Rich and Participatory Learning Beyond the Classroom
Dr. Natalie Jolly
Interdisciplinary Arts & Sciences
University of Washington, Tacoma Campus
Teaching Online Courses – A Separate Animal
The number of online classes and degree programs offered by both private and public universities has increased dramatically in the last ten years. The Online Education Database currently lists reviews for 1,041 programs from 88 accredited online colleges. Students have embraced the flexibility and lower costs of online courses. At the same time, faculty have learned to embrace the Web-based classroom experience and to enjoy online teaching. With tight budgets and high demand for limited classroom space, UW Tacoma (UWT) is exploring online education as an effective space-saving measure. UWT instructor Natalie Jolly (Ph.D., Sociology and Women’s Studies) teaches both hybrid classes with in-person and online components as well as solely online classes. These classes are well received by UWT students, some of whom live an hour or more away from campus and appreciate the flexibility associated with online learning.
Dr. Jolly's philosophy of online instruction has solidified as she has shifted to more online-only classes:
"Initially, when I started teaching [online-only], I was so focused on how to reproduce the classroom online, but then I realized it is totally different, not just a reproduction —it is its own separate animal. I do things online that I do not do in class, and vice versa. But they both achieve a similar goal."
Dr. Jolly is employed as faculty in Interdisciplinary Arts & Sciences where she teaches Introduction to Women’s Studies and Introduction to Sociology online.
"I like that I can create a different experience with Catalyst ... [an online] class does not have to be just delivery of content, it can be interactive -- [students contribute] projects, [they are] linking to things, bringing new content in. The flexibility is great."
Tools for Effective Online Teaching
Using CommonView, GoPost, Collect It, WebQ, and other Catalyst Web Tools, Dr. Jolly has found the means to engage online students in new ways to create a participatory dynamic that she finds richer than the normal classroom experience:
"That has been so profound for me ... I cannot even stress [how] the degree of participation and the level of engagement in the fully online classes is so much higher than in the face-to-face classes."
Dr. Jolly found this counterintuitive at first, given a prevailing notion that online learning is passive, but she encouraged students to interact with the course content and with each other as peers.
For the online-only classes, a standard weekly schedule with similar assignments due on the same day each week provides structure to the courses and scaffolds tasks to facilitate learning. On Mondays, Dr. Jolly updates the class CommonView workspace with images, lecture text, and a movie streamed through the UW Tacoma Library. Students submit an assignment via Catalyst Collect It and take a small WebQ quiz on the week's topic. Tuesdays, on the GoPost discussion board, students respond to a topic or question that Dr. Jolly posts; on Wednesday they reply to each others' posts, resulting in threaded discussions of multiple students engaging with each other about the weekly topic.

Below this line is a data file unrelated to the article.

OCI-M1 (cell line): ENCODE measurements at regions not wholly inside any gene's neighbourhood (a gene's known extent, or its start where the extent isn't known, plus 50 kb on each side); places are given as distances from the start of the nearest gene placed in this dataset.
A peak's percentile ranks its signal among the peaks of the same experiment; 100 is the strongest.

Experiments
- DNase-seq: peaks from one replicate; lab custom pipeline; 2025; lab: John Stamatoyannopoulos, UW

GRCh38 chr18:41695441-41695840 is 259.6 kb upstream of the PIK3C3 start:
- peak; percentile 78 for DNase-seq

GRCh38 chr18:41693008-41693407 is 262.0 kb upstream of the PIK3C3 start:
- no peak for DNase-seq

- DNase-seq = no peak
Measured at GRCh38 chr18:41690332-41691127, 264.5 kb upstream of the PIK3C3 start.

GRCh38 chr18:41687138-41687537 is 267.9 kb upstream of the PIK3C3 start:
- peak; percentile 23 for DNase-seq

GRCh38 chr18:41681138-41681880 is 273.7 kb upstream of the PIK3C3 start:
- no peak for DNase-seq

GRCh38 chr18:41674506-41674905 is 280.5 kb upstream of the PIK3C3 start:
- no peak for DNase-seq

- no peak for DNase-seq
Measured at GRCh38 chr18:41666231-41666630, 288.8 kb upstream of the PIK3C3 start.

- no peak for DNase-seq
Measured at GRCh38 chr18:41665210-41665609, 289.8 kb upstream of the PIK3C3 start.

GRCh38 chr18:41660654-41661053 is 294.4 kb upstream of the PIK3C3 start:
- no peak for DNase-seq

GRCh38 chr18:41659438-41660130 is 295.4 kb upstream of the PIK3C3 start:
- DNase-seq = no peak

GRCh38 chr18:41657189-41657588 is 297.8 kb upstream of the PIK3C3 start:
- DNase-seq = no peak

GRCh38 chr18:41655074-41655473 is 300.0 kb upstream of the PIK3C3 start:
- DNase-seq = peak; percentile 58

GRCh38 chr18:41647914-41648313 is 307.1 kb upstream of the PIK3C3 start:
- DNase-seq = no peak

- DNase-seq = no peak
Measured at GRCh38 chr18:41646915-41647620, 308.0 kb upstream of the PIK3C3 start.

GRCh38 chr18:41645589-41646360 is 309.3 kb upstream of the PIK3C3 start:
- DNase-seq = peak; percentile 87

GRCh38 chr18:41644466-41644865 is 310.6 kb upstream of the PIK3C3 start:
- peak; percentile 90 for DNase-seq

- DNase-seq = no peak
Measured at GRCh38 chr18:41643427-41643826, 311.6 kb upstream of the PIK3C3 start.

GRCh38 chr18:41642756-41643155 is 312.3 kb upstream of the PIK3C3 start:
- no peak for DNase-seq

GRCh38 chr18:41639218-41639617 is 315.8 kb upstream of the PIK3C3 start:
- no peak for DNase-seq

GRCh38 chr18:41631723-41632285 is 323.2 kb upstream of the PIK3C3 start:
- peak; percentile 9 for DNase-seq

"Each student gets to participate in the conversation … and because they have unlimited time, they are able to put so much more into their analysis and response. You do not get the knee-jerk reactions that you get in the classroom. I was worried there would be flaming on the boards, but it is the opposite: it is much more thoughtful… in the classroom it can be tense, but online it's not like that."
Each week also includes work on a project that students create using Google Sites, which will be integrated with Catalyst CommonView for student ePortfolio creation, with an initial release in Fall 2010. Dr. Jolly's students submit the projects to her via Catalyst Collect It and then discuss project topic and implementation on the discussion board. In some courses, students use Catalyst QuickPoll to vote for the best project of each week; the winner gets extra credit. Dr. Jolly syncs the weekly WebQ quiz scores to Catalyst GradeBook, which she also uses to publish grades to students and submit final class grades to the UW Registrar.
Dr. Jolly's in-person classes also make use of Catalyst Web Tools and other online learning tools, becoming more like "hybrid classes," with a large online component. Participation in the GoPost discussion boards is required, and the in-person classes often include a Google Sites project component similar to the entirely online classes.
Dr. Jolly has also been impressed with student performance in online classes. Students who take both her online and face-to-face courses generally both prefer and perform better in the online-only classes:
“I am not sure what is happening for them ... maybe they are seeing other students raise the bar and meeting the higher expectation? My online classes fill so fast. They are full within two to three days of being open, and the face-to-face classes are just not filling quite as fast."
The Principles are the Same
Whether teaching an online course or leading a discussion in a traditional classroom setting, Dr. Jolly finds that the basic principles are the same – encourage the students to engage with the course material and with each other. Using tools like Catalyst and Google Sites, Dr. Jolly has been able to post lectures, respond to student questions, administer quizzes, assign and grade projects, publish grades, and encourage student participation in all aspects of the online learning experience.
Dr. Jolly sums up her experience teaching online:
"Online learning has CHANGED the way they are learning. It's not just reproducing the classroom."